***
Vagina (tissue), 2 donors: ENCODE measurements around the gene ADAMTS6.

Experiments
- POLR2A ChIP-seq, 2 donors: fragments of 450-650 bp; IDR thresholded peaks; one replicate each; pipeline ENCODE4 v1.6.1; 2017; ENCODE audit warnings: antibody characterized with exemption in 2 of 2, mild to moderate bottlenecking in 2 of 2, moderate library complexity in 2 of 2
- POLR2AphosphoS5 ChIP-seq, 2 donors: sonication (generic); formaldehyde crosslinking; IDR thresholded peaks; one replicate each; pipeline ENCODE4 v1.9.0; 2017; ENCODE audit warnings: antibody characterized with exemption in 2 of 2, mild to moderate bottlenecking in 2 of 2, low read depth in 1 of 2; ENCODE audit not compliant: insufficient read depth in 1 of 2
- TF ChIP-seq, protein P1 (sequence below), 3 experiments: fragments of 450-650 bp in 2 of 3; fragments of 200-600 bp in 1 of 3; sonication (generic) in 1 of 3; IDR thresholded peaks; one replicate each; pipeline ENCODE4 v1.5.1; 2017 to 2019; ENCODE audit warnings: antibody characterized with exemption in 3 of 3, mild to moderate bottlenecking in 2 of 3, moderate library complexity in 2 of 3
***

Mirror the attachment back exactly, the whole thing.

Vagina (tissue), 2 donors: ENCODE measurements around the gene ADAMTS6.

Experiments
- POLR2A ChIP-seq, 2 donors: fragments of 450-650 bp; IDR thresholded peaks; one replicate each; pipeline ENCODE4 v1.6.1; 2017; ENCODE audit warnings: antibody characterized with exemption in 2 of 2, mild to moderate bottlenecking in 2 of 2, moderate library complexity in 2 of 2
- POLR2AphosphoS5 ChIP-seq, 2 donors: sonication (generic); formaldehyde crosslinking; IDR thresholded peaks; one replicate each; pipeline ENCODE4 v1.9.0; 2017; ENCODE audit warnings: antibody characterized with exemption in 2 of 2, mild to moderate bottlenecking in 2 of 2, low read depth in 1 of 2; ENCODE audit not compliant: insufficient read depth in 1 of 2
- TF ChIP-seq, protein P1 (sequence below), 3 experiments: fragments of 450-650 bp in 2 of 3; fragments of 200-600 bp in 1 of 3; sonication (generic) in 1 of 3; IDR thresholded peaks; one replicate each; pipeline ENCODE4 v1.5.1; 2017 to 2019; ENCODE audit warnings: antibody characterized with exemption in 3 of 3, mild to moderate bottlenecking in 2 of 3, moderate library complexity in 2 of 3